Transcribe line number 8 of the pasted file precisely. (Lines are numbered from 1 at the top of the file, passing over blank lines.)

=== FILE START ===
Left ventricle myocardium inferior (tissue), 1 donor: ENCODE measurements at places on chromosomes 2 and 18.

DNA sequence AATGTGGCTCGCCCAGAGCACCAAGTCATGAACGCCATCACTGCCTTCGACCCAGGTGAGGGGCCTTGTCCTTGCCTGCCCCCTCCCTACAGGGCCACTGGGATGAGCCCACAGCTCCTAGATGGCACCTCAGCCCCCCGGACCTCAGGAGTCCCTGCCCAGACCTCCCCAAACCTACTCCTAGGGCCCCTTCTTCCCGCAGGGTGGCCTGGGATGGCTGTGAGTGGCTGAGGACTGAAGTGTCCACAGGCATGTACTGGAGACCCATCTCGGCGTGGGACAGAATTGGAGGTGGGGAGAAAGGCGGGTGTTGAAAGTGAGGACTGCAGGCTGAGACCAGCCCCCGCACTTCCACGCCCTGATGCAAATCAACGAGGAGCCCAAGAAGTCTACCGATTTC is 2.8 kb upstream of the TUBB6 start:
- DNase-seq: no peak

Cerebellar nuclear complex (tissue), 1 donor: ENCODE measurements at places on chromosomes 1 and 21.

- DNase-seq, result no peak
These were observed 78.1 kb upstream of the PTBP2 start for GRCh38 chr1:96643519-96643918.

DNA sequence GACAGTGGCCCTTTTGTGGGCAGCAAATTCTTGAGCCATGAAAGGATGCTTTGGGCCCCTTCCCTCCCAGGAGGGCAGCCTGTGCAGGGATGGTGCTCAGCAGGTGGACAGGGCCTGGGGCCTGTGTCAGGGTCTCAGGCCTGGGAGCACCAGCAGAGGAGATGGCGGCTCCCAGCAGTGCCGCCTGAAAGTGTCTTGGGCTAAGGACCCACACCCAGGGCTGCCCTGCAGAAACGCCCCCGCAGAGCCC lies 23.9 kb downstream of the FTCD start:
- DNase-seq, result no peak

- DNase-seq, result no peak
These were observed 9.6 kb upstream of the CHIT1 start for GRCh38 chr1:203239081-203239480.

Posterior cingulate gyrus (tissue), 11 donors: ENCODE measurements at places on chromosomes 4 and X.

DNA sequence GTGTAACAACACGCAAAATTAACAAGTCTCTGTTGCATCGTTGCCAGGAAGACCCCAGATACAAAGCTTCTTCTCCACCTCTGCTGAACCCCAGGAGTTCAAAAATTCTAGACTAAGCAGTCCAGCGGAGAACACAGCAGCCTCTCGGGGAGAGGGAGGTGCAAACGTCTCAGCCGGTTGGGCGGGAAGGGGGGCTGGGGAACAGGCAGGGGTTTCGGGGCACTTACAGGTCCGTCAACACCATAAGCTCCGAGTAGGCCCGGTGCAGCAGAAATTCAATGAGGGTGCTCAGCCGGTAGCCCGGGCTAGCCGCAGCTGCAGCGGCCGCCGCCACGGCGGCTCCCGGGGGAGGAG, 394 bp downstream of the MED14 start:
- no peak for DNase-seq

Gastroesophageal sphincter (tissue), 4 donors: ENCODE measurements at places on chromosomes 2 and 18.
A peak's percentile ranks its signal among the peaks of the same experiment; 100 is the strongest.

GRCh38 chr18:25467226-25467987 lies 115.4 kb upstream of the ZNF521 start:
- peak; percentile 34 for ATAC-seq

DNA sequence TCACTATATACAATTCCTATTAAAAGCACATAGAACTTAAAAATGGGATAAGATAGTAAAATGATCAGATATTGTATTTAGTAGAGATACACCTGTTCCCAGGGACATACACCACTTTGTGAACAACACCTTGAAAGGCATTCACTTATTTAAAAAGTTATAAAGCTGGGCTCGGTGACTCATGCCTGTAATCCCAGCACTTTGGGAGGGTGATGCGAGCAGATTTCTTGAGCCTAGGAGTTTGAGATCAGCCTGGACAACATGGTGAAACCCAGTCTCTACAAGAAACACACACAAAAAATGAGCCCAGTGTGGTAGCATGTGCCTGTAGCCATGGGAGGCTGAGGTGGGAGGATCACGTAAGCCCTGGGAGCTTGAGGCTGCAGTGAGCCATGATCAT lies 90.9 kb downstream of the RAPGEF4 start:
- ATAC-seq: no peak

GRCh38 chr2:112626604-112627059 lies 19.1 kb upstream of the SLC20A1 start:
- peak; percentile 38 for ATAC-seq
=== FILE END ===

- DNase-seq, result no peak